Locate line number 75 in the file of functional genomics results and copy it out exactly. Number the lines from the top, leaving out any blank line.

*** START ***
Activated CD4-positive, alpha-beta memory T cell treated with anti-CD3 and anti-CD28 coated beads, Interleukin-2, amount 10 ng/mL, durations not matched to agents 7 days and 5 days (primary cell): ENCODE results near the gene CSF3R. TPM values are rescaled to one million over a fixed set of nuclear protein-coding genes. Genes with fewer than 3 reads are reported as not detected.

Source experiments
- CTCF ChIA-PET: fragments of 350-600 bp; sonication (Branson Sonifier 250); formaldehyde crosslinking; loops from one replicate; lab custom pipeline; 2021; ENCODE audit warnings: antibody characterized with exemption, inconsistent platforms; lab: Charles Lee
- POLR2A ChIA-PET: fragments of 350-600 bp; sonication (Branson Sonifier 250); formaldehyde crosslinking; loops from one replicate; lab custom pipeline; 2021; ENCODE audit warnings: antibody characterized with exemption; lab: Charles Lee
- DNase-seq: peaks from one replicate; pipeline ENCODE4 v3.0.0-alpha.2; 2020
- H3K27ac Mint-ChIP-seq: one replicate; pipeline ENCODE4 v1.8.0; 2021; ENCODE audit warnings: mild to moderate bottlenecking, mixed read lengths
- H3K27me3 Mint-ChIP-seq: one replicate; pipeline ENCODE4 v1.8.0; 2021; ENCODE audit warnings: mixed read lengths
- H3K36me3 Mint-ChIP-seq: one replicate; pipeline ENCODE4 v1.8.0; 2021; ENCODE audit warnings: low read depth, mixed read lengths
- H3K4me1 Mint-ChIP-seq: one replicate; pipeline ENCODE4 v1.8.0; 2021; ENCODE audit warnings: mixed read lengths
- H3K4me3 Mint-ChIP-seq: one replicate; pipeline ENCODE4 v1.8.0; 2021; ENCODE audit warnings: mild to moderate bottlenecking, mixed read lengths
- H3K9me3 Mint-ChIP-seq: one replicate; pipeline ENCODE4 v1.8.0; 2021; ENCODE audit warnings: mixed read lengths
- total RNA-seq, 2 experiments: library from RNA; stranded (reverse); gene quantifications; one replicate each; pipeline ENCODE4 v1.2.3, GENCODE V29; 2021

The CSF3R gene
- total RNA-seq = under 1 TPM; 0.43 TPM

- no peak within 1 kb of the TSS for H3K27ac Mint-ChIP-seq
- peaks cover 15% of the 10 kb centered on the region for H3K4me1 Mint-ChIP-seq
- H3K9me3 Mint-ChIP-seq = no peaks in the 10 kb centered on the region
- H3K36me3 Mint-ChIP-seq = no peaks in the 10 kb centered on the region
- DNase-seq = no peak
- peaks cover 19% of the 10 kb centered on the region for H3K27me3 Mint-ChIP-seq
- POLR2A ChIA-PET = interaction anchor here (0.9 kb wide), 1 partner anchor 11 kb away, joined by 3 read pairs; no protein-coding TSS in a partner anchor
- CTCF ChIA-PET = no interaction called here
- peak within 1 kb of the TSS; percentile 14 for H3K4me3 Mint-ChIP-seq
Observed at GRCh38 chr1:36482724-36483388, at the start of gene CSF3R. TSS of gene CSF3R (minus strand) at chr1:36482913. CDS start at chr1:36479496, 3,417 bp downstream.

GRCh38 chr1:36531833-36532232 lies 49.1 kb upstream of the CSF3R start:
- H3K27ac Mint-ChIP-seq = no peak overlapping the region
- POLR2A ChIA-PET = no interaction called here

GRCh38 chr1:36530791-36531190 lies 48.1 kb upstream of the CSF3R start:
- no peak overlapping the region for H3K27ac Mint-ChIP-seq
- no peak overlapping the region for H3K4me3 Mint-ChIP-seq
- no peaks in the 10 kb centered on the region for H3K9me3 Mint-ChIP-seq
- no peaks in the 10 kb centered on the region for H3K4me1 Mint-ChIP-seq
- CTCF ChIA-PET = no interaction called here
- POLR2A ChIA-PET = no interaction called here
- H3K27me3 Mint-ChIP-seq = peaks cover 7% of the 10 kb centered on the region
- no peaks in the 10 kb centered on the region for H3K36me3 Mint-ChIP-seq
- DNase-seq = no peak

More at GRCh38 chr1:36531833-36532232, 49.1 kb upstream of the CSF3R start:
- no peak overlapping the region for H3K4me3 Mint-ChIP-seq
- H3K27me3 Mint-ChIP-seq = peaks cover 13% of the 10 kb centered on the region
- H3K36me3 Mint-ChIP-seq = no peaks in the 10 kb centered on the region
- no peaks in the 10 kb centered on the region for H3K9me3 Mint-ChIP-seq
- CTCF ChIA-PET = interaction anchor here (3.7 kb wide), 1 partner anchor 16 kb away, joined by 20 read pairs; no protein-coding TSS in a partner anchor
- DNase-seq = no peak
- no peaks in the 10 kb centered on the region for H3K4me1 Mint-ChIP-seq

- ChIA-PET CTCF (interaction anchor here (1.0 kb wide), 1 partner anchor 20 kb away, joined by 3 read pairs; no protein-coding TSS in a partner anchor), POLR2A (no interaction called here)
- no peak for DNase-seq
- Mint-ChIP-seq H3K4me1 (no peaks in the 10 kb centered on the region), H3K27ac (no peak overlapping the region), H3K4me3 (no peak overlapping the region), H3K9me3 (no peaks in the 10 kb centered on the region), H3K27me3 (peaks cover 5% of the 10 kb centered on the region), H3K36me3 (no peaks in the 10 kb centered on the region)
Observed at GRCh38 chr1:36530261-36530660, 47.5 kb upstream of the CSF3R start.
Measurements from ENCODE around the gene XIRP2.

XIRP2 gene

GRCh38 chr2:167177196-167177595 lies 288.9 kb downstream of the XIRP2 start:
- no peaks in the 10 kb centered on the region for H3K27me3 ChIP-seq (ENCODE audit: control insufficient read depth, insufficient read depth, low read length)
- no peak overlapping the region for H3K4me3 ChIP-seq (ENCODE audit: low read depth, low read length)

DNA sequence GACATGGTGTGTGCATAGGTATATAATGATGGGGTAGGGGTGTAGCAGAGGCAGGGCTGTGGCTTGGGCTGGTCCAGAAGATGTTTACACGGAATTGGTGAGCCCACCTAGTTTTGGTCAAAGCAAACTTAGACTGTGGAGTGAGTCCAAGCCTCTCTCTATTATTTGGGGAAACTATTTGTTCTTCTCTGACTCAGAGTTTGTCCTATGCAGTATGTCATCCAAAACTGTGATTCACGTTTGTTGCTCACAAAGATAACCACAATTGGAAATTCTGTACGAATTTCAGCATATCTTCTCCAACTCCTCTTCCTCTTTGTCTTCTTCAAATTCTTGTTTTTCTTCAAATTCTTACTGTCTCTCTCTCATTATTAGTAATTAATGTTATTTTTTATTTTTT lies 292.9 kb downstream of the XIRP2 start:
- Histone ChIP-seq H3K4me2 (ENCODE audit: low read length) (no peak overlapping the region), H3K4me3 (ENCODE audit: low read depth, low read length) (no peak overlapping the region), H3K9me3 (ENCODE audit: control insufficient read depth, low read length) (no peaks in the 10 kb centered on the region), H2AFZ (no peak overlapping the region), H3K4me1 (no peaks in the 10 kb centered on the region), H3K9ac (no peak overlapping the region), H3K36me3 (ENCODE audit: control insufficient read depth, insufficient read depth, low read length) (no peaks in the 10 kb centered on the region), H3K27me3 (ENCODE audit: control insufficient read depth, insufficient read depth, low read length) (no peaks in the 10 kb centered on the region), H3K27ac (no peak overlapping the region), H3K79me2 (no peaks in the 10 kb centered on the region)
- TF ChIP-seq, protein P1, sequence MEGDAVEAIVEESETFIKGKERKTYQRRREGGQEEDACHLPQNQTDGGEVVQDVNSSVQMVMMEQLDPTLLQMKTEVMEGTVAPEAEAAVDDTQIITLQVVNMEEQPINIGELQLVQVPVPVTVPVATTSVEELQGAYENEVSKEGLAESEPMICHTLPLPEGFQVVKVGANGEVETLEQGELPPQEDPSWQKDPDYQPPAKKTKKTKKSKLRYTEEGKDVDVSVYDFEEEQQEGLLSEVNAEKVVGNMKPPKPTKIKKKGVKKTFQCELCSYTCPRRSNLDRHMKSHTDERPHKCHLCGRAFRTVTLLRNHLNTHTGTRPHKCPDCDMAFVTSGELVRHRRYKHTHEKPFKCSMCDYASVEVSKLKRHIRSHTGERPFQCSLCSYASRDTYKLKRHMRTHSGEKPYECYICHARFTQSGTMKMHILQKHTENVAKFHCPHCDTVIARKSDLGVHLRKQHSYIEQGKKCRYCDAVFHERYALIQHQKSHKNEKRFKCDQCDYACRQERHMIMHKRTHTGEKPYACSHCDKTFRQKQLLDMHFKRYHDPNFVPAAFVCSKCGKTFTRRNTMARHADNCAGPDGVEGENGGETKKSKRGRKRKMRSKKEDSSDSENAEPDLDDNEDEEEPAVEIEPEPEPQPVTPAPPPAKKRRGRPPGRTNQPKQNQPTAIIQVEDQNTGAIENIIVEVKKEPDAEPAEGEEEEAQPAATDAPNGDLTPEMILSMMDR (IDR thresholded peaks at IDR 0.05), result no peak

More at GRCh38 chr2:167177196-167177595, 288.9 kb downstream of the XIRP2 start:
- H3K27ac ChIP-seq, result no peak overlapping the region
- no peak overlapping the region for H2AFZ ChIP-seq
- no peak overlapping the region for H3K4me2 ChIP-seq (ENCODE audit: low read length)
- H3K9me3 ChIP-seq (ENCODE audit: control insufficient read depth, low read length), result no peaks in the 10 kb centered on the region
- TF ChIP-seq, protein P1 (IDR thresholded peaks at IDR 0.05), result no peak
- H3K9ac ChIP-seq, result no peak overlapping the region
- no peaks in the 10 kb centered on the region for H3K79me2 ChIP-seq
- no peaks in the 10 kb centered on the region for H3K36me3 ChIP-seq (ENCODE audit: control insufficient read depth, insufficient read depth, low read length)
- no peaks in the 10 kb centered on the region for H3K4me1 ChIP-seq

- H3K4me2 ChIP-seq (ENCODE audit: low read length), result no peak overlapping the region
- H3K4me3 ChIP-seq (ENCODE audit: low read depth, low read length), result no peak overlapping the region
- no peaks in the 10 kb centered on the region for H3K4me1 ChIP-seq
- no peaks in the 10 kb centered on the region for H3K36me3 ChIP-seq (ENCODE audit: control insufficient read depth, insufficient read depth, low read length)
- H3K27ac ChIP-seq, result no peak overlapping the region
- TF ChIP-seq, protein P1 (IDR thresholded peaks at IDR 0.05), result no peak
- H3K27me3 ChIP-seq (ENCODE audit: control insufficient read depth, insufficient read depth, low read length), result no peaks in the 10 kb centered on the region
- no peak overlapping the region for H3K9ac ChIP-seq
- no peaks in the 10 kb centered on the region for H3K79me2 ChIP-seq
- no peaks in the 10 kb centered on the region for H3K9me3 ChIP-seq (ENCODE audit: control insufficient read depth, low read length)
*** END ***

- no peak overlapping the region for H3K9ac ChIP-seq